JOINT BASE SAN ANTONIO-LACKLAND, Texas –
There are many roles a person will play in a lifetime. For military families, these roles often cross the threshold of personal and professional life.
As an active duty security forces training instructor at Joint Base San Antonio-Lackland, Tech. Sgt. Justin Goad can list Airman, father, husband, and caregiver as just a few of the roles he cherishes most.
It was not until Goad’s wife, retired Master Sgt. Lisa Goad, sought treatment for her post-traumatic stress disorder, or PTSD, that he reconsidered how he could better support her and the Airmen that he mentors each day.
In 2008, three years before Lisa and Justin met, Lisa was a victim of sexual assault. The assault resulted in wounds both seen and unseen, a hip injury, and invisible wounds that she would battle in the years that followed.
In 2011, Lisa changed stations from Guam to New Mexico, where she initially met Justin as her fellow security forces Wingman, though eventually, she came to know him as her husband and the father of her children.
In 2013, Lisa received her first hip surgery to begin healing the physical limitations that she was experiencing. Although she was able to walk, her limitations included certain activities that posed risk for causing further injuries such as running or biking. Lisa received several more surgeries to mend her physical wounds but the invisible ones persisted.
For Lisa, the assault’s consequences manifested as anxiety, irritability, an inability to leave the home, and a fear of driving. Justin said that neither he nor Lisa recognized these as signs and symptoms of her PTSD -- both were naïve to the extent PTSD could affect someone. Justin’s inability to feel he could help his wife turned to a sense of frustration in their relationship.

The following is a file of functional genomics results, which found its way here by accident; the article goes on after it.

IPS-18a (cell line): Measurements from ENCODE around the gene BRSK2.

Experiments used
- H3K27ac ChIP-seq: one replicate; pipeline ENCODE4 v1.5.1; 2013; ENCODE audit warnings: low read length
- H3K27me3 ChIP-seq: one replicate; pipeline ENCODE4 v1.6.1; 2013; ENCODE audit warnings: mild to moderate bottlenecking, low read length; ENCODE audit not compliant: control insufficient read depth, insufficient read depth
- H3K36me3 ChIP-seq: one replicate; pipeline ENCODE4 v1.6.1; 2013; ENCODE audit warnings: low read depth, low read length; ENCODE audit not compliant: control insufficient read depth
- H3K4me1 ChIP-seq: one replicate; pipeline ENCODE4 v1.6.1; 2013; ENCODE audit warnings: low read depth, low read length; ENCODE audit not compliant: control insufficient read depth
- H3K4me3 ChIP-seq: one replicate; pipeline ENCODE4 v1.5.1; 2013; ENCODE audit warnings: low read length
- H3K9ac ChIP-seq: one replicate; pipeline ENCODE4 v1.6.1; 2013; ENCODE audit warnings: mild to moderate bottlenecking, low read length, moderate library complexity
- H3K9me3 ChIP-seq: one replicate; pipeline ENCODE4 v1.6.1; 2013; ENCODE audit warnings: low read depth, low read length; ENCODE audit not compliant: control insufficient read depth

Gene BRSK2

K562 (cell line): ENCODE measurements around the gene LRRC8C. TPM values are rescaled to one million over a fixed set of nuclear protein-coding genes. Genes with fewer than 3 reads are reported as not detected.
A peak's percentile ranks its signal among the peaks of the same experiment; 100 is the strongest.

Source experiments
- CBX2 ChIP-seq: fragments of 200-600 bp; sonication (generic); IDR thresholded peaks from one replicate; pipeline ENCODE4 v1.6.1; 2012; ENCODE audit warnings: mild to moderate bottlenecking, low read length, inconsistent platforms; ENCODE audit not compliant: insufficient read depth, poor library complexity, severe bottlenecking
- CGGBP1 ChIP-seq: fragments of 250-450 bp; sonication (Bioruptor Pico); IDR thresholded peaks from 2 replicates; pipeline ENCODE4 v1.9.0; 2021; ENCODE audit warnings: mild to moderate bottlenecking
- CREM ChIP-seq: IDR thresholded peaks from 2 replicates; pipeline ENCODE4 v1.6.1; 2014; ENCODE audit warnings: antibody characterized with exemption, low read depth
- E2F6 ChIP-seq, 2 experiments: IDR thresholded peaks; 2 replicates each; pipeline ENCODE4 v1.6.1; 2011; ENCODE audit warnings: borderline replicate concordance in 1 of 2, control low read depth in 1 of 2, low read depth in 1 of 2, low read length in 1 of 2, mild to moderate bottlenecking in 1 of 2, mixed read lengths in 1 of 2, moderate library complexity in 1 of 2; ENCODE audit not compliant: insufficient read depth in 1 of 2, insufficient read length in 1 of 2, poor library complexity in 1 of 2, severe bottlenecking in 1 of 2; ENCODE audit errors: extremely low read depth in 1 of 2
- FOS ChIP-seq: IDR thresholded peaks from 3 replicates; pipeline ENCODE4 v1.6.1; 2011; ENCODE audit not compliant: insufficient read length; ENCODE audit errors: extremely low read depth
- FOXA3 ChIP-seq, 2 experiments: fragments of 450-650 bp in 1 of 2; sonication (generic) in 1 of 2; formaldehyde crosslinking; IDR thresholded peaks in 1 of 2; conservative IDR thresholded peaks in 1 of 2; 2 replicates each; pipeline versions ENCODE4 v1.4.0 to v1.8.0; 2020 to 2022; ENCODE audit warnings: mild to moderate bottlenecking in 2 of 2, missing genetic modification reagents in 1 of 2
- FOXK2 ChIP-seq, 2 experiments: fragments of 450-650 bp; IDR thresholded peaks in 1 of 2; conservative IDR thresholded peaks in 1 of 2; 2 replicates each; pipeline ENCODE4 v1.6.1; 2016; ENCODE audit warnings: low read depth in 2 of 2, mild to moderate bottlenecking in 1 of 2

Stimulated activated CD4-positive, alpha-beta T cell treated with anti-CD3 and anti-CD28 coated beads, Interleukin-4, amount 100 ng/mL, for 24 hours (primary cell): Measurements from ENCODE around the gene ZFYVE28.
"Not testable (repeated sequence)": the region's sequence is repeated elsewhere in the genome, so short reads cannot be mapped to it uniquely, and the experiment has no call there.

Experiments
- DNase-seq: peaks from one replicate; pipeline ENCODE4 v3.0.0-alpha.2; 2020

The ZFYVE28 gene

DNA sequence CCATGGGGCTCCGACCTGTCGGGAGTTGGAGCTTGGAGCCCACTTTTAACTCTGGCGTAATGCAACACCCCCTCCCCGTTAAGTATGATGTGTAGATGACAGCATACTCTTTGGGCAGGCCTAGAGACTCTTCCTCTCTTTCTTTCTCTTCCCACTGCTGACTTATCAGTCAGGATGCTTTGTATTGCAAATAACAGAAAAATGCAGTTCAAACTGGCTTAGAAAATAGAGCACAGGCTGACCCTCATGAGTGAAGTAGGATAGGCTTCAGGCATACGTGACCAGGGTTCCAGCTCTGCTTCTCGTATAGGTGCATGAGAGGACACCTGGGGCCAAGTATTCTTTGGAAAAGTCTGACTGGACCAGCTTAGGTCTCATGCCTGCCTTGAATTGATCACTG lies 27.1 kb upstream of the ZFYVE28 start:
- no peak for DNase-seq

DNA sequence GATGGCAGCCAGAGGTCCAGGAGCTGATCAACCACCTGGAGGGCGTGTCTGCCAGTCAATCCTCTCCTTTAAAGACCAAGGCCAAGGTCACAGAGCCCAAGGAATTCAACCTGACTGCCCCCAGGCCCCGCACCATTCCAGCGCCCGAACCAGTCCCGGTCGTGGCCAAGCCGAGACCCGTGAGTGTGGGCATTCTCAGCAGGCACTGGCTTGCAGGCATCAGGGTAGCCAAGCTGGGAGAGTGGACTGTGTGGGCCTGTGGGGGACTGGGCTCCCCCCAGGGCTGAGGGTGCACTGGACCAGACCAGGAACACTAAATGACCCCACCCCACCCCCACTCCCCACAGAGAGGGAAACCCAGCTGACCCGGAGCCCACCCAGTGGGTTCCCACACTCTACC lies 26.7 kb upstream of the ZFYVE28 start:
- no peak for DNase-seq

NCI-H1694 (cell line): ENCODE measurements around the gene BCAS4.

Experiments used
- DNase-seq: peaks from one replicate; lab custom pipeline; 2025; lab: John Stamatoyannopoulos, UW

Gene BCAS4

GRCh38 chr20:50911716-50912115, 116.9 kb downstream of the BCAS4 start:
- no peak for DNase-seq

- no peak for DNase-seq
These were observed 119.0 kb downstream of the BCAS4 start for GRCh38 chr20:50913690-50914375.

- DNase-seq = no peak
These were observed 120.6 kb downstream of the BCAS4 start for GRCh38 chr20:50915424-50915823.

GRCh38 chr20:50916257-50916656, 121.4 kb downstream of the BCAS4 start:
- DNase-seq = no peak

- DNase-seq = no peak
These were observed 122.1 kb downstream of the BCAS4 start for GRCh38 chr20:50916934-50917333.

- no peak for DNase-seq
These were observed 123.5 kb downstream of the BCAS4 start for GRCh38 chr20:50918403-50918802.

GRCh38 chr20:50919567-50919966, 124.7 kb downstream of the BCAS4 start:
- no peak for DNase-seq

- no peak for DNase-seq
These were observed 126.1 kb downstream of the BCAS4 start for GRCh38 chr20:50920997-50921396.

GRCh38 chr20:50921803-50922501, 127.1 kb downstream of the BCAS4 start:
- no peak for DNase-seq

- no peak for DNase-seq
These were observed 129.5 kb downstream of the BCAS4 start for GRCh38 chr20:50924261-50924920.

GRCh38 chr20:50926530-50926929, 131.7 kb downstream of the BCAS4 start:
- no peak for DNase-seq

After years of uncertainty, Lisa was diagnosed with PTSD and attended an Air Force Wounded Warrior Program CARE event in 2016 with the full support of her commanders. She attended two events and then urged Justin to go with her to the third one. Justin followed her lead and took part in an event at JBSA where he met other caregivers who shared their experiences supporting their Warriors.
As one of the few male caregivers at the event, Justin was initially reserved and felt awkward listening to others share their vulnerabilities.
“I questioned why I was there. I had come from a culture where men don’t talk about their feelings or their problems,” Justin recalls. Despite his hesitancy, Justin’s perspective shifted over the course of a week as he listened to other caregivers tell their stories, only to realize that he and his wife shared similar experiences to everyone else.
Justin attended a course on PTSD symptoms offered during the Warrior CARE event. Through this activity, Justin began to understand Lisa’s behavior and realize his own shortfalls in supporting her as a husband and caregiver.
Assuming broader shoulders as a husband and a father, Justin grew into his role as a caregiver.
The program also gave Justin and Lisa a support network and an outlet to share their experiences without judgment. It allowed them to hear from others about their struggles with invisible wounds.
“Camaraderie and talking with someone who has gone through similar experiences, and really understands you, can change your life. I now have several close friends who I met during the Warrior CARE events who I talk to on a regular basis,” Justin said.
As an active duty security forces instructor at JBSA-Lackland, the technical sergeant found an outlet at his work. Through this role, he was able to educate Airmen on how to overcome adversity and challenges in their careers.
The sense of camaraderie Goad felt from the CARE events transferred over to his role at work, where he applied his newfound knowledge on PTSD by encouraging Airmen to talk about their mental health with others.
Having experienced his own struggles sharing his and his wife’s vulnerabilities, Goad continues to reduce the concerns of his Airmen, who believe seeking treatment for their invisible wounds could negatively impact their careers.
“You are still a Defender even if you cannot arm. You did not do all this training and dedicate your blood, sweat and tears to earn this badge and beret only to be deprived of that for not being able to arm,” he said.
Goad believes his Airmen each have value to serve and be part of the team no matter their mental state.
(Invisible wounds are as real and severe as physical wounds. If left untreated, invisible wounds can have negative impacts on an Airman’s personal and professional life. It is important for Airmen to recognize signs and symptoms of invisible wounds in themselves and in their peers, to ensure a mentally strong, resilient, and lethal Total Force. The Air Force is committed to supporting Airmen living with invisible wounds by providing a wide range of resources to support their recovery journey. To share your own stories of invisible wounds and/or learn about available resources, visit www.ReadyAirmen.com.